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Shares of “Deutsche Bank” closed down by 8.5% on the Frankfurt Stock Exchange and a state of anxiety in the financial markets


The stock closed down by 8.53%, settling at 8.54 euros, after losing as much as 14% during the day.

Shares in Deutsche Bank, Germany’s largest, closed sharply lower Friday, amounting to 8.5%, as the high cost of insuring against default risks raised concerns about the resilience of European banks.

The stock closed at a loss of 8.53%, settling at 8.54 euros, after losing as much as 14% during the day, in the third consecutive session of declines on the Frankfurt Stock Exchange. Its competitor Commerzbank lost 5.45%, down to 8.88 euros.

Fear returned to gripping financial markets on Friday, especially in Europe, where the banking sector continued to decline despite statements by politicians who tried to reassure investors about the stability of the financial system.

In Europe, the stock exchanges declined by 1.74% in Paris, 1.66% in Frankfurt and 1.26% in London, after recording an improvement at the beginning of the week following the acquisition of Credit Suisse by UBS.

The banking sector in the broader Stoxx Europe 600 index declined by 3.53% after a sharp increase in the cost of insurance against default risks (CDS), which raised concerns about the resilience of European banks, led by Deutsche Bank.

Several European banks also closed lower. In Paris, Societe Generale shares fell 6.13%, the largest decline in the CAC 40 index, and BNP Paribas lost 5.27%. In London, Standard Chartered fell by 6.42%, Barclays (-4.21%) and NatWest (-3.58%).

– A matter of trust –

These declines occurred despite central banks’ move to provide liquidity and efforts to restore confidence in the banking system.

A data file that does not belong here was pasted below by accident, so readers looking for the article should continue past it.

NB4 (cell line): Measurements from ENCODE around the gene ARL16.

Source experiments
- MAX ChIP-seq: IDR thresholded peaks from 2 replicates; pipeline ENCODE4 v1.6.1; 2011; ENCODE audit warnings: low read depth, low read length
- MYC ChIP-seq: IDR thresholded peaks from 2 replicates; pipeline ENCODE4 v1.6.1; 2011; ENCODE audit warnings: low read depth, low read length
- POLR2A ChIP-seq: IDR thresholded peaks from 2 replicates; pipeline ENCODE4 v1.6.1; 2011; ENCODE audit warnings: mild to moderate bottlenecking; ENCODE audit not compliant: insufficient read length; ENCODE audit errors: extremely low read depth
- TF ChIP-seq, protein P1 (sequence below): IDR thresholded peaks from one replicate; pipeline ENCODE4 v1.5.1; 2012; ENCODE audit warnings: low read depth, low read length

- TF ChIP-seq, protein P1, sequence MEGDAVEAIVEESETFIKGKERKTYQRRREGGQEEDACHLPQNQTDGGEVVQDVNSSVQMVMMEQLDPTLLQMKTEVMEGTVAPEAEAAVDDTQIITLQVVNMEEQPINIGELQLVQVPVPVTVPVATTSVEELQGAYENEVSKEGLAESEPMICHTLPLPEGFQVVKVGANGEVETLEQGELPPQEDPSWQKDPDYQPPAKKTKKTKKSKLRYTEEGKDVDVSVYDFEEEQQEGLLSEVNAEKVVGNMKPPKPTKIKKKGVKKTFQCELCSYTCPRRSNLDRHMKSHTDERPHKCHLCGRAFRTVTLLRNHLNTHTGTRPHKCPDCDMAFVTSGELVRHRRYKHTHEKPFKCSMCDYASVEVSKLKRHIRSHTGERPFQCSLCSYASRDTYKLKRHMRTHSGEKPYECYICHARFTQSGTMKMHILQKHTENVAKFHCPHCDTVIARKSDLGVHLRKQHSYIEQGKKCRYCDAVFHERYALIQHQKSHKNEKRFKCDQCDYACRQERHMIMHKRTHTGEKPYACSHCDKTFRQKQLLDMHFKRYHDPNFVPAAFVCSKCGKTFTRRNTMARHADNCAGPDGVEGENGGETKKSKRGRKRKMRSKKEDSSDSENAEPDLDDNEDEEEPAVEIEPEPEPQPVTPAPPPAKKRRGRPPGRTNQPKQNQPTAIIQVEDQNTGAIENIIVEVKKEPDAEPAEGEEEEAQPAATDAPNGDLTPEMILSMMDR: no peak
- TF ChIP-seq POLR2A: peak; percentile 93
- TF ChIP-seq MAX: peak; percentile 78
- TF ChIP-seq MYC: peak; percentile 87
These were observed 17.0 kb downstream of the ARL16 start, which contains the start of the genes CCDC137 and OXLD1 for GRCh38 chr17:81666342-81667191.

Neither the remarks of Christine Lagarde, President of the European Central Bank, and her reaffirmation of the resilience of the banking system which she said “has a solid position in terms of capital and liquidity,” nor those of German Chancellor Olaf Scholz or French President Emmanuel Macron, were able to calm souls.

The French president stressed that “the eurozone is the region in which banks enjoy the greatest degree of resilience,” while the German chancellor stressed that “there is no need for concern” for Deutsche Bank.

In Zurich, Credit Suisse fell by 5.19% and UBS by 3.55%.

Bloomberg said that these banks are among those suspected by the US judiciary of helping wealthy Russians circumvent Western sanctions.

In contact with Agence France-Presse, Credit Suisse refused to comment on these accusations, while UBS did not respond to similar questions directed to it by AFP.

As for the US indices, they moved quietly, with the Dow Jones index and the broader S&P 500 index approaching balance, while the Nasdaq index declined by 0.38% at around 17:00 GMT.

Banks recorded a decline in New York, but to a lesser degree, ranging between 0.19 and 2.69%, before Treasury Secretary Janet Yellen’s meeting with financial regulators on Friday, including Federal Reserve Chairman Jerome Powell.

– Demand for dollars and government bonds –

The bond market was once again a haven for investors, and the yield on US government bonds for 10 years was 3.37%, compared to 3.42% the day before the close.

As another safe haven, the dollar rose by 0.68% against the euro to $1,075 per euro.

Oil prices have also fallen, which often indicates that investors fear an economic recession.

A barrel of Brent crude from the North Sea for May delivery lost 1.37%, down to $74.88, while a barrel of West Texas Intermediate crude for the same period declined by 1.10%, settling at $69.19.

Merry C. Vega is a highly respected and accomplished news author. She began her career as a journalist, covering local news for a small-town newspaper. She quickly gained a reputation for her thorough reporting and ability to uncover the truth.

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